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Another interesting use for the 360 3D camera is by attaching the VUZE to a Drone. This has already been tried for some interesting results. The VUZE weighs in at 1 pound to the dji Mavic Pro can barely lift it and the load will drain the batteries 4 times as fast.
 
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Most people are probably watching 360 videos handheld on their smartphones. 90% of daily facebook users are accessing it on their phones, and compared to dragging a mouse, panning and tilting a 360 video like you're there filming it in realtime is more responsive, intuitive, and immersive.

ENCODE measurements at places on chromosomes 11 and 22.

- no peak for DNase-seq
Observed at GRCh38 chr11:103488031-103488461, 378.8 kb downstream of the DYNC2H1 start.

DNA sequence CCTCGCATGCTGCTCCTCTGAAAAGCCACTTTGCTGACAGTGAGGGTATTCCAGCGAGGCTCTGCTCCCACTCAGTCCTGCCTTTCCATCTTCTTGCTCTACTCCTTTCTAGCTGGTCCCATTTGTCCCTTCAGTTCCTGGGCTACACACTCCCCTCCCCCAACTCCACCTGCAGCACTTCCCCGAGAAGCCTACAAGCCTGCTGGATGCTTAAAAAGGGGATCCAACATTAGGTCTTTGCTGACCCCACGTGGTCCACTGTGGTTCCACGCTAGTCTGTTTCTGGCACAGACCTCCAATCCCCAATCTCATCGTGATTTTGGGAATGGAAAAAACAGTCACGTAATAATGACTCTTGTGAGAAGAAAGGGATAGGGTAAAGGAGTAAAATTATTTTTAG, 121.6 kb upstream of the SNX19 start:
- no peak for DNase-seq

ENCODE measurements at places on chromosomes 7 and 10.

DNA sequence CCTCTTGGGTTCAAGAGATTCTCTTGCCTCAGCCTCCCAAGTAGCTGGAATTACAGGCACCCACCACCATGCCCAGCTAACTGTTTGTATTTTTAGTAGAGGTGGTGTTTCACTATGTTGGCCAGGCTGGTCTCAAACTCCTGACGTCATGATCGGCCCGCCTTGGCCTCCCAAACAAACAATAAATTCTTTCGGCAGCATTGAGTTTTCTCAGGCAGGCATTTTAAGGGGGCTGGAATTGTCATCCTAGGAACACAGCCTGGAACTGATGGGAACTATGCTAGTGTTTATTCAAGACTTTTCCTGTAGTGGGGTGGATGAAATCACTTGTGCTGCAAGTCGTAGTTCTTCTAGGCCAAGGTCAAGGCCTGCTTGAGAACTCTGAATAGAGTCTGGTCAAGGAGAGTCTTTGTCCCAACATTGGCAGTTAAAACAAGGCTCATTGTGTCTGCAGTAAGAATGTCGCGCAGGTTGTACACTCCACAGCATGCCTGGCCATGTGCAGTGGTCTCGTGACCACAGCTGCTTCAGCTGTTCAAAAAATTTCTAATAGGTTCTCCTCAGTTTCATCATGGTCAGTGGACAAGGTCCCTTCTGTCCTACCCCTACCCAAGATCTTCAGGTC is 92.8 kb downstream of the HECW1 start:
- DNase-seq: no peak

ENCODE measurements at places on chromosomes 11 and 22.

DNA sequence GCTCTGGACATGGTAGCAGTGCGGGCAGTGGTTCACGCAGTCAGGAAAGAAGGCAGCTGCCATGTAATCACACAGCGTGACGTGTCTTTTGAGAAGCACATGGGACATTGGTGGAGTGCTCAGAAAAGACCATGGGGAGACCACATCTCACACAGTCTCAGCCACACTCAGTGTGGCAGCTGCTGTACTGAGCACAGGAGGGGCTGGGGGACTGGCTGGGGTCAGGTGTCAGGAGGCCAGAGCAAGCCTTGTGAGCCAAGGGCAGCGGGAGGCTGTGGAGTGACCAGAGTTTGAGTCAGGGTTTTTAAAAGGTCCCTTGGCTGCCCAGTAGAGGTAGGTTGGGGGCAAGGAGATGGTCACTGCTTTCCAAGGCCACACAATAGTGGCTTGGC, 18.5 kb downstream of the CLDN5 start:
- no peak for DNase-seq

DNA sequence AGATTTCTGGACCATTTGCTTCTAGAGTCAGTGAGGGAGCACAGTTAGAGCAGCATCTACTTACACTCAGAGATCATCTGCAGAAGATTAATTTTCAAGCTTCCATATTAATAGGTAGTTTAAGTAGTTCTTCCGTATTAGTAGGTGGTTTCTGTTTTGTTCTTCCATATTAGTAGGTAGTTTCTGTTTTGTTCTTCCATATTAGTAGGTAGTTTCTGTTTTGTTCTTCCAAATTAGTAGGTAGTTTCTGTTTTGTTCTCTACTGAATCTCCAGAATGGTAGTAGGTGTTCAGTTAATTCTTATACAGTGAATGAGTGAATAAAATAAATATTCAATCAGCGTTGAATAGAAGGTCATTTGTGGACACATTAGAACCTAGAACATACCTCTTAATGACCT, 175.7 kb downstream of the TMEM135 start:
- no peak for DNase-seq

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Cakefoo-
Yeah, a little phone screen held a foot away, is quite forgiving on the fractional limiting factor for pixel resolution of a 360 video. Unless you're an enthusiast the goggles will never become mainstream. Next time my grandsons are here, I will let them try the goggles to see what their reaction is. I have kids active 3D glasses for both and at age 6 and 9 both love 3D and now sit through a whole movie in 3D. Under 5, not so much.

For this old guy, I'm just fascinated with all this stuff. But, it's good I'm not trying to make a living at it. :)


BTW- the 360 video I shot of the Family Christmas gift exchange party was a huge hit. Also, 360° tours of the cruise ship, also was a hit among cruise enthusiasts.
 

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That's great to hear your content is finding its audience.